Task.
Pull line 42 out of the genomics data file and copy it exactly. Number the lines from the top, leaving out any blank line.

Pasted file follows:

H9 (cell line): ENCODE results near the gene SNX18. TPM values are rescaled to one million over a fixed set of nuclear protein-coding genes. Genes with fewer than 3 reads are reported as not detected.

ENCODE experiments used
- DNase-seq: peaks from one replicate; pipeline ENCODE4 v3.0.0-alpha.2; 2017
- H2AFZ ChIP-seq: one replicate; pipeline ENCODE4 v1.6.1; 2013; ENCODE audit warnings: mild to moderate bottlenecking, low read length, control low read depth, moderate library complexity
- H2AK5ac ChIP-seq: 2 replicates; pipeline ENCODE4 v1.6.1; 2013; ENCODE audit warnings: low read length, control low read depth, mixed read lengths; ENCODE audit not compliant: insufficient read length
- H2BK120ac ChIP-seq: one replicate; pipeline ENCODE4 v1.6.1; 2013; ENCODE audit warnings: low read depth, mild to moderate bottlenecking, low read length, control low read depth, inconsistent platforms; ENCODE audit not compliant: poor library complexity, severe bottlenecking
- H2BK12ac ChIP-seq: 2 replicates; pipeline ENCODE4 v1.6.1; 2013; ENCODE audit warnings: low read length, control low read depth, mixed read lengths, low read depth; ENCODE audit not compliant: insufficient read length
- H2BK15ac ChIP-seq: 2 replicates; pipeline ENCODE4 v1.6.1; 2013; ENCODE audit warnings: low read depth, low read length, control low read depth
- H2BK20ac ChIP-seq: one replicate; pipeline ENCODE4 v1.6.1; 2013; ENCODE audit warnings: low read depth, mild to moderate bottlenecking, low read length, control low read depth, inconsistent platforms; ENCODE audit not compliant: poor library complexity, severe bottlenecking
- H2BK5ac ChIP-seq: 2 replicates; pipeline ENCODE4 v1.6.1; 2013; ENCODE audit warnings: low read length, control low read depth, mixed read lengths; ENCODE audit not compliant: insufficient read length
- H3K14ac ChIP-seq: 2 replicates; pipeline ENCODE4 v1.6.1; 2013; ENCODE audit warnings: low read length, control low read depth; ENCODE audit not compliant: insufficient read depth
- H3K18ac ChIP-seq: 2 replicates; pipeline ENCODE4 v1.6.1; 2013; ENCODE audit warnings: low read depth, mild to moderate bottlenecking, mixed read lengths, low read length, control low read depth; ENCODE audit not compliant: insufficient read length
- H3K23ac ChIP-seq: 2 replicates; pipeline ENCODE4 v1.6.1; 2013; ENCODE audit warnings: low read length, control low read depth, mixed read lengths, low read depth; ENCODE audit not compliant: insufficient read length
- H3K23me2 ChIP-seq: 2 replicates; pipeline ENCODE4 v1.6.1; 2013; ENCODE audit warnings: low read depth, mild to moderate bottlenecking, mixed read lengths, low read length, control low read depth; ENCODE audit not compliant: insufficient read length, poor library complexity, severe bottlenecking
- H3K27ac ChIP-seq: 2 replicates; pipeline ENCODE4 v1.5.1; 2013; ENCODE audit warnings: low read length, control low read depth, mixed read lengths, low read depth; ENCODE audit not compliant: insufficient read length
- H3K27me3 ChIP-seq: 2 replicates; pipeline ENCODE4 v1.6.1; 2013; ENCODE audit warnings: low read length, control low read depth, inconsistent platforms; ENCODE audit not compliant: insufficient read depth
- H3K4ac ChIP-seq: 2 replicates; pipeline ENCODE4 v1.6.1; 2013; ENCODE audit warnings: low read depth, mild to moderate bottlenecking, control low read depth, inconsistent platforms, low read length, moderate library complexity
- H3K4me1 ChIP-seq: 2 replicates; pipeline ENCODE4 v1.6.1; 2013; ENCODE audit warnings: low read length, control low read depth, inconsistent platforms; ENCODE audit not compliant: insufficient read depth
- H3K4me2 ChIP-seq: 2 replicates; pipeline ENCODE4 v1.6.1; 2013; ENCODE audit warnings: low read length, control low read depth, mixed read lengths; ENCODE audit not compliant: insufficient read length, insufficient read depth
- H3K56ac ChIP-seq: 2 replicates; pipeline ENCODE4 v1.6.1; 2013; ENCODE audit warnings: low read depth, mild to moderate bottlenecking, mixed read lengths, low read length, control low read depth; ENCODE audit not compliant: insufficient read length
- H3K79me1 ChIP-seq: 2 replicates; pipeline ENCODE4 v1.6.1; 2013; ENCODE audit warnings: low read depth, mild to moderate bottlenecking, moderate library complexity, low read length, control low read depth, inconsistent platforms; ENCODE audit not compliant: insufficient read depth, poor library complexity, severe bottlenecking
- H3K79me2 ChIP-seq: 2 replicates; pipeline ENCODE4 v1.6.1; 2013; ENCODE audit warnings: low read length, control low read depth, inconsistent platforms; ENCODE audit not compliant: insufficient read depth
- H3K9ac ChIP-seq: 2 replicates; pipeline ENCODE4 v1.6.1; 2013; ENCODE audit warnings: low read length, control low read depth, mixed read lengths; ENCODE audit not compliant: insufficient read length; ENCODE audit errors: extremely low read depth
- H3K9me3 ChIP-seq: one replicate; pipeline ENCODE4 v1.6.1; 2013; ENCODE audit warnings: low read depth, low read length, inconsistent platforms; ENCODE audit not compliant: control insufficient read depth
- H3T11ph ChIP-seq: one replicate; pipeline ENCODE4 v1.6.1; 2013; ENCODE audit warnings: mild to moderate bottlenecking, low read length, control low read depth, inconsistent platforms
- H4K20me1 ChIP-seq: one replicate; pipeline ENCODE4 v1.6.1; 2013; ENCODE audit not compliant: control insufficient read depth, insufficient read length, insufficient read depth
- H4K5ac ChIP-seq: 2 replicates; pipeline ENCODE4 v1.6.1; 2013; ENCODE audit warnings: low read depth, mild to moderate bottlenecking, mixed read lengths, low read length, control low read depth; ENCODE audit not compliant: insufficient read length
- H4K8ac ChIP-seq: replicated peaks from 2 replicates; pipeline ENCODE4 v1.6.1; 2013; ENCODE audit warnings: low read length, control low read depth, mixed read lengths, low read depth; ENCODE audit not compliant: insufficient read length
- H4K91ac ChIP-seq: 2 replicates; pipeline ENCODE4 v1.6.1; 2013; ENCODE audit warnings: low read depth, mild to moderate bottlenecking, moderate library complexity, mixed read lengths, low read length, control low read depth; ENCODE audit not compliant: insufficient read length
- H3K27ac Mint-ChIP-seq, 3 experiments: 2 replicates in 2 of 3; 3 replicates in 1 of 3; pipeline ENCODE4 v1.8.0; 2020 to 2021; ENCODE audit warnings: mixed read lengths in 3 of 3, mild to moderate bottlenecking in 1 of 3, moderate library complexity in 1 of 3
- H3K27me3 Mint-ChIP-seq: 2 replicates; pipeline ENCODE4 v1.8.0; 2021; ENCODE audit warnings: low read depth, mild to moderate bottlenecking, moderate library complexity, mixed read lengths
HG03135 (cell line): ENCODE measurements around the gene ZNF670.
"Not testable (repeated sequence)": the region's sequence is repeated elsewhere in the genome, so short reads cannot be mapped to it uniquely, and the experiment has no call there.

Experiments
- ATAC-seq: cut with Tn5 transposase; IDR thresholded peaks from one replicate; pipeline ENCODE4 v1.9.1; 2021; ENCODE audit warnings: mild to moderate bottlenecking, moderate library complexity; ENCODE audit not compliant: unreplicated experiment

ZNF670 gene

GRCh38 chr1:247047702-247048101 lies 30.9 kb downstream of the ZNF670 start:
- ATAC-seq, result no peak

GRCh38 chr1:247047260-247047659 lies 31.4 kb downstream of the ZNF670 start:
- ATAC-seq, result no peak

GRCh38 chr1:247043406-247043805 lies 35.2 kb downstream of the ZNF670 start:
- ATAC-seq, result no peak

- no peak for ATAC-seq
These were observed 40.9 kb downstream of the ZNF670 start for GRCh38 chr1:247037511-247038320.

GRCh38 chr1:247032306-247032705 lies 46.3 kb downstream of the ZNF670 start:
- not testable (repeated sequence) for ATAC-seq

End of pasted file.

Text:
- ATAC-seq, result no peak